• Fan Disservice: She's scantily-clad, but her character design has been exaggerated to Gonk-levels of tackiness, as opposed to the more realistically-proportioned Harley Quinn from Batman: The Animated Series.
  • Genki Girl: Very much like her mainstream counterpart, only it's laced with the ferocity of a deranged serial killer.
  • Graceful Loser: While she's a touch surly about it, she calmly admits defeat when Batman has her pinned against the wall. The gracefulness fades when Batman reveals that he's not sending her to jail and is replaced with very understandable terror.
  • Hate Sink: Easily the most detestable villain in this alternate universe. Darkseid was at least Affably Evil since he clearly loved Orion and genuinely wanted him to be happily wed to Bekka, Highfather's actions can be somewhat justified if you choose to believe Darkseid was still evil in this universe, Brainiac was merely a child who had zero control over his actions, and Magnus was clearly not in the least bit sane and even he himself made a Heel Realization by the end of the movie and chose to commit suicide out of guilt for his own atrocities. Harlequin, however, has no sympathetic or likable qualities whatsoever and is an unrepentant psychopath who murders a little boy.
  • I'm a Humanitarian: Implied. She's shown picking her teeth in the mirror... after we clearly see that she keeps the leftover body parts of some of her victims in the fridge. Batman mauling her at the end of Twisted would be a clear case of a Karmic Death if she was indeed a cannibal.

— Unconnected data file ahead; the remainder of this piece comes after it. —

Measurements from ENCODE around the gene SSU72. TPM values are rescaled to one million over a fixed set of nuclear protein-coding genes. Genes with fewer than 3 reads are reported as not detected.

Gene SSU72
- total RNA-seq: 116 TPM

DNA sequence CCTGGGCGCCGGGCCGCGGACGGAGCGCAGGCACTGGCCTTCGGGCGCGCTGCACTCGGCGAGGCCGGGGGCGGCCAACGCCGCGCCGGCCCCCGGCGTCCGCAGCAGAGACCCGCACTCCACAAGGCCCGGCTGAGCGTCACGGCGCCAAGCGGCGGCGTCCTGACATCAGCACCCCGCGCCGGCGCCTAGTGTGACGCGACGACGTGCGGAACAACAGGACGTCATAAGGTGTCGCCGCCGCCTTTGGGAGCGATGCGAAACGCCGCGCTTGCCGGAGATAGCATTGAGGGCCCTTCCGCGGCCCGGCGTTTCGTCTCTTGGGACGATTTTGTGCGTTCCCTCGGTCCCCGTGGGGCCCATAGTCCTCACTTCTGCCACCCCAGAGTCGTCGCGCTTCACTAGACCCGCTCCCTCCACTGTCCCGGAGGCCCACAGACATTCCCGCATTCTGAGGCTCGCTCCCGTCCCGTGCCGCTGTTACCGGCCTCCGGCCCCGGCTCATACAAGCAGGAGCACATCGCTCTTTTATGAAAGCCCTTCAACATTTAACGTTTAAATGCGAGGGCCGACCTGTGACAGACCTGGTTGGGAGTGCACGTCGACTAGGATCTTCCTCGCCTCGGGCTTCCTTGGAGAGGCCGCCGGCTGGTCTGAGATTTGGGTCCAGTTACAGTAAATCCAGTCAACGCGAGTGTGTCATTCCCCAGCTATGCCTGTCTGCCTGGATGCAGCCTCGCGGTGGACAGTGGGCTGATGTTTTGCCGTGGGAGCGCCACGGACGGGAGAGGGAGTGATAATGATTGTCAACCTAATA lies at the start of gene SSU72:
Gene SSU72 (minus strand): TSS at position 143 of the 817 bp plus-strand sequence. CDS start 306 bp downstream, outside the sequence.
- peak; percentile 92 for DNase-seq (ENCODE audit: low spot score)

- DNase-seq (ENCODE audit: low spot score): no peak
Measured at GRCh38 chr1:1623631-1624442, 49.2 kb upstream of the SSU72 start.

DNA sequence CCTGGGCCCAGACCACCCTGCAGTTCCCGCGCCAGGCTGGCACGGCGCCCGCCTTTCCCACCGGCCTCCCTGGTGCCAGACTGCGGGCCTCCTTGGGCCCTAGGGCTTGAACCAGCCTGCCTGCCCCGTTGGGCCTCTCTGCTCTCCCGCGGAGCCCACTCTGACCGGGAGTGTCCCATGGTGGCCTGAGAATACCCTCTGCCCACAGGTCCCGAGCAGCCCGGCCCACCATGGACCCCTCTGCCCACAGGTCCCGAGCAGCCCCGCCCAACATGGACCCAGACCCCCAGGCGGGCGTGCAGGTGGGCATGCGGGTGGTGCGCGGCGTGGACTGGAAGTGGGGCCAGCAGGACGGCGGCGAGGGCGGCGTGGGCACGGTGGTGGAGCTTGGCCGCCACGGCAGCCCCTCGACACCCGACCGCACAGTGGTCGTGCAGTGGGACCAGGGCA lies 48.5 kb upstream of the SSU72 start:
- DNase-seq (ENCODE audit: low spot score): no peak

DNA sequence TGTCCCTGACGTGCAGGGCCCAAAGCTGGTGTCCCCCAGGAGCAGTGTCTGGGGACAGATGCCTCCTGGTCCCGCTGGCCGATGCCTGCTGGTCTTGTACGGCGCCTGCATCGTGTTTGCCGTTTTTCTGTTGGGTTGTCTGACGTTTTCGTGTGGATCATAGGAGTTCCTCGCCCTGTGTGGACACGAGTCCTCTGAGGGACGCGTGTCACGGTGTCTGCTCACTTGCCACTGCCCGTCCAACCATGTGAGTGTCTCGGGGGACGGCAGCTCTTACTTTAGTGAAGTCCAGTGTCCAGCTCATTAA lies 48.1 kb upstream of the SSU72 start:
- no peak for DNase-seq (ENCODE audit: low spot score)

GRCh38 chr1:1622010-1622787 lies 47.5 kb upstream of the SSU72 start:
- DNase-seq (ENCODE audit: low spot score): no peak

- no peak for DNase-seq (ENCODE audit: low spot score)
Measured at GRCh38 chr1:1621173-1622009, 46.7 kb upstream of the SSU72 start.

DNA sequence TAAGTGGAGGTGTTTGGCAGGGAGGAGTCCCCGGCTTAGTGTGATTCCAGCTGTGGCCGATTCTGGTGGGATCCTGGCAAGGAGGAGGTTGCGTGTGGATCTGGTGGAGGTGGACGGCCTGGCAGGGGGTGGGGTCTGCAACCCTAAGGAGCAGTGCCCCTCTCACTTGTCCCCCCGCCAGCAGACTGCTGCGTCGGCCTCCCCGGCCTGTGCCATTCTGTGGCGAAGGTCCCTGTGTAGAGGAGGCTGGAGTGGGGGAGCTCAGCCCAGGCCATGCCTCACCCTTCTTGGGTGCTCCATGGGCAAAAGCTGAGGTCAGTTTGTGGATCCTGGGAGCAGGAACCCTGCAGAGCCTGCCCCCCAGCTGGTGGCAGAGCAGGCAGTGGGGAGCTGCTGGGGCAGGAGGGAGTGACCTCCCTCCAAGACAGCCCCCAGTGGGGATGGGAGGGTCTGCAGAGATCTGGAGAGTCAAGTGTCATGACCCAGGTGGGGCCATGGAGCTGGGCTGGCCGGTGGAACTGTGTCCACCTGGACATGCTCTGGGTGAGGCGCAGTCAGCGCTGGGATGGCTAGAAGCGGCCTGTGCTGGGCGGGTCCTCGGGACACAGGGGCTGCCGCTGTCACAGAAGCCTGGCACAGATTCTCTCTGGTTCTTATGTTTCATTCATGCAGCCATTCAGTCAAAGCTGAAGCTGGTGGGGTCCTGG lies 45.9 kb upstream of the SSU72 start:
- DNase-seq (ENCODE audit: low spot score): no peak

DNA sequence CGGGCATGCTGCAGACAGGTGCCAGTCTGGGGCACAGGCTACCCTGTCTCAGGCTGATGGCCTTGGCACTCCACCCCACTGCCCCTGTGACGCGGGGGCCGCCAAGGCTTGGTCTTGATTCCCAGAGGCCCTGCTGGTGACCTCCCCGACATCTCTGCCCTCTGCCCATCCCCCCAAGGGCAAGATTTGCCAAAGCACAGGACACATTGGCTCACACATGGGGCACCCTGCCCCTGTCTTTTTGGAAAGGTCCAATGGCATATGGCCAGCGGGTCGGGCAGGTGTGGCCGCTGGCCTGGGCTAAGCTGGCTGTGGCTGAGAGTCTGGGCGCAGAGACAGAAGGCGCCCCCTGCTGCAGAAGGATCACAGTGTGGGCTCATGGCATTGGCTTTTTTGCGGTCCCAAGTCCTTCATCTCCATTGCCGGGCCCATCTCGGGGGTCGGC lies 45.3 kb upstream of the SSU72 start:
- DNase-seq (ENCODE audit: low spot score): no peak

• Knight of Cerebus: Unlike her past incarnations, this version of Harley Quinn is clearly a psychotic serial killer, and the short where she's the main antagonist doesn't shy away from showing the gruesome results of her numerous murders, making it that darkest Chronicles short out of the three. Batman knew she was too dangerous to just send to jail, so he did everyone a favor by killing her on the spot via bloodsucking.
  • Large Ham: A lot of her dialogue involves her raising her voice.
  • Monster Clown: Upgraded from Villainous Harlequin to this.
  • Psychopathic Womanchild: While this incarnation is easily the darkest variation, Harley Quin is still very childlike with believing that she's entertaining her victims by letting them have fun forever. Her M.O is killing a victim then converting their corpses into toys along with selecting random victims to be parts of her "family".